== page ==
Manjimup couple preserving a tradition
A can-do approach and crafty business strategies have helped to develop a small but growing market for pickled walnuts in WA.
Husband and wife team Andrew and Bettina Pretsel, of Pretsel Vineyard near Manjimup, are supplying their jars to regular customers - from top Perth restaurants and farmers' markets to shops in the South West, Goldfields and Wheatbelt.
So how did it all begin?
"Years ago, Andrew's parents, Douglas and May, who are Scottish, saw our tree and encouraged us to start pickling the nuts. So we did, originally just to give away to family and friends," Bettina said.
In the front of the couple's beautiful Manjimup home is a walnut tree, believed to be more than 100 years old. It was planted by early settlers from nuts brought to Australia by the Muir family.
"They brought nuts with them on the voyage from Scotland and, wherever they settled, they planted nuts. That is why you have old walnut trees all the way from Albany to Donnybrook, along the Darling Scarp and even north of Perth," Bettina said.
Walnut trees usually start bearing nuts after about seven years.
"The older the tree gets, the more it gives," Bettina said.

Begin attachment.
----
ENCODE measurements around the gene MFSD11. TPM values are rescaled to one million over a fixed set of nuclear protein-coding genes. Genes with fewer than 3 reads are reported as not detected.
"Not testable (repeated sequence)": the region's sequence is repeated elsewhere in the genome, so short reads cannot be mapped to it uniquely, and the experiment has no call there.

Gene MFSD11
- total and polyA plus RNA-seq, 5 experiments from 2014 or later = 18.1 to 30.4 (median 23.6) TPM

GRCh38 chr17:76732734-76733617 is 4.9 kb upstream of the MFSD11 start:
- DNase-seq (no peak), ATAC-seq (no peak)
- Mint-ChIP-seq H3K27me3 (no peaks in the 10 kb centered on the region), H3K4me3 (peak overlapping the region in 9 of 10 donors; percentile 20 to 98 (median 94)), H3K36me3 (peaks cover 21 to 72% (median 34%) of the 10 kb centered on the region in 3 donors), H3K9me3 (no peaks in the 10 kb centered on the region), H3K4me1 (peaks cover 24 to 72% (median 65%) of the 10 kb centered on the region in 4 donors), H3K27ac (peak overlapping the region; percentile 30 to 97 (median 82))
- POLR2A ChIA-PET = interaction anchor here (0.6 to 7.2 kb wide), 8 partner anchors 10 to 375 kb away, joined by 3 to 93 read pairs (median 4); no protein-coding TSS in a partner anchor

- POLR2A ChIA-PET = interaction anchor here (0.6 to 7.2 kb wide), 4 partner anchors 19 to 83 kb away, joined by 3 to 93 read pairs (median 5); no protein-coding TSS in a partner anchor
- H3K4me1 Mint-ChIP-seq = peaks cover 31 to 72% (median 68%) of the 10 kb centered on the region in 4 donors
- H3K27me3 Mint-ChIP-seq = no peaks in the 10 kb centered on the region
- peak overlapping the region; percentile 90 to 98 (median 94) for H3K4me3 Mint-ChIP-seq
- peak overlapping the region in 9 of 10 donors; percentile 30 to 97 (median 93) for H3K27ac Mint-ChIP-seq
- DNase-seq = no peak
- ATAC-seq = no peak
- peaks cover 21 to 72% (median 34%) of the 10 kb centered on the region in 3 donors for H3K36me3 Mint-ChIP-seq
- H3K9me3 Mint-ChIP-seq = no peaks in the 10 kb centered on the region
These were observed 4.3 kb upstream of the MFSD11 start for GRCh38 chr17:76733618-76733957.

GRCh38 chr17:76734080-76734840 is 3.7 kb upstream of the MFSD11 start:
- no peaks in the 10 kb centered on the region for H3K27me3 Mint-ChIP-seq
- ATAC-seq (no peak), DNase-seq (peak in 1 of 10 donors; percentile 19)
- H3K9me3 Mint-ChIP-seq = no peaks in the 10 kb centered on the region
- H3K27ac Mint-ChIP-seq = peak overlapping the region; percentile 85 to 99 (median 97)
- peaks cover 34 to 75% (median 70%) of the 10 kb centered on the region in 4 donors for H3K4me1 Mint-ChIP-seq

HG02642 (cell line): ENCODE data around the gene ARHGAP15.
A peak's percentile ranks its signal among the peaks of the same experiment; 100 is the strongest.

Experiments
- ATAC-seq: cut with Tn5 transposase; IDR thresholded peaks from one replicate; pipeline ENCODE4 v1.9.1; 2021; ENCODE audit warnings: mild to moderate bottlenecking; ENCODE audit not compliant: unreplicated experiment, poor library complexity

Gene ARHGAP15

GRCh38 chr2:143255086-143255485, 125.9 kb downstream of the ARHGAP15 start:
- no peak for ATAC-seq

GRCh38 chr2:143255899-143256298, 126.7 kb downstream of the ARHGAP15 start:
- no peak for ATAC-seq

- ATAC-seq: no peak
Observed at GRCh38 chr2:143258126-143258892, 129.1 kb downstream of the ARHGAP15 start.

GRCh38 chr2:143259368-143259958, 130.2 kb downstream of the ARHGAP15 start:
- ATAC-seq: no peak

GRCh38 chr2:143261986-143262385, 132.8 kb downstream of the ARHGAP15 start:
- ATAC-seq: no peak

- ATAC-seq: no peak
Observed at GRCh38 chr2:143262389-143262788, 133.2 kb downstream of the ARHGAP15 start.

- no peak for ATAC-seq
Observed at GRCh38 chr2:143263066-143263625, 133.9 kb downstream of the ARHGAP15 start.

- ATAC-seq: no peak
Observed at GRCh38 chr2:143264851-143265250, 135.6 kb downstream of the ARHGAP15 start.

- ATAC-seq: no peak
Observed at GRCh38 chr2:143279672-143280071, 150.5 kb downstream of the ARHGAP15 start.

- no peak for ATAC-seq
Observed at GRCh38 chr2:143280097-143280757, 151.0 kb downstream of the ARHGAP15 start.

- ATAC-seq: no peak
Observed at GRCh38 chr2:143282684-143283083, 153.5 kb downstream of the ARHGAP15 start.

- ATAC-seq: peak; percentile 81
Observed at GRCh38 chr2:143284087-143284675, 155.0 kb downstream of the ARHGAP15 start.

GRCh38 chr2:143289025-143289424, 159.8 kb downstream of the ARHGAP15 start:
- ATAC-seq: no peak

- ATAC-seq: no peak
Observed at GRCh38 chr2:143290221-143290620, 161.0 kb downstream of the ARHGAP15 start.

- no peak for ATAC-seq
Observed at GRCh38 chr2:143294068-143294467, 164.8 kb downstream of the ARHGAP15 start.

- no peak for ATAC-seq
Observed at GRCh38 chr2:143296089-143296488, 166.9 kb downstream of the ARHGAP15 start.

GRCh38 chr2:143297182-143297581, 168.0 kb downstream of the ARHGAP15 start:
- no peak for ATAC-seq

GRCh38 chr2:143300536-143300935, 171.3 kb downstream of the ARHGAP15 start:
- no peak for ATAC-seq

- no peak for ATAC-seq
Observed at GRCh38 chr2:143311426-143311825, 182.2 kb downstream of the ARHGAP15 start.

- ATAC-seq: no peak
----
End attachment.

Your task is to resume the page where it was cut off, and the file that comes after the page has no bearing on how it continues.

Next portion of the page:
Walnut trees can live for 200 years and are one of the few trees where yields increase with age.
Six years ago, Bettina started experimenting with pickling the walnuts. She first sourced recipes from the internet, especially those using traditional flavours such as sweetly spiced malt vinegar.
In 2010, the couple made their first big batch of pickled walnuts in the home kitchen using five gallon buckets. They designed a striking label comprising a red tree with green nuts for the jars and registered the trademark.
In the first year of production, they made 200 jars of pickled walnuts, some of which were sold at the Margaret River Farmers' Market and local shops. The remaining jars were given away as gifts and samples. The couple's first customer was Blue Ginger Fine Foods in Margaret River.
Since then, the pickled walnut range has expanded to include apple cider and white wine vinegars, and chilli and ginger-flavoured vinegar and a Persian-style preserve made with honey and spices to a 1000-year-old recipe.
There is also a vinaigrette made with pickled walnuts, inspired by a dish from Aaron Carr, head chef at Vasse Felix and used later at a masterclass at the Manjimup Truffle Kerfuffle. "He actually whipped up a vinaigrette using the white wine pickled walnuts, and served it with marron and wild mushrooms," Bettina said.
"I then made a batch of my own vinaigrette to show people that there are so many ways of cooking with pickled walnuts. You can use pickled walnuts as a vinegar component in a recipe, they are like spicy vinegar bombs."
Respected chef David Coomer came across the pickled walnuts at Manjimup continental store Alf's. He now uses them in his Spanish-style Perth eateries, Xarcuteria and Pata Negra.
Others who have supported the product include renowned chef Tony Howell, formerly of Cape Lodge and now at Aravina Estate. He uses them in his hog's head terrine. Margaret River's Sea Gardens uses the apple cider pickled walnuts in its famous pork belly burger, while Hadleigh Troy, of Restaurant Amuse, Lime 303 at the Dog Rock Motel in Albany, and Katrina Lane, of Taste of Balingup, use the pickled walnuts in their recipes.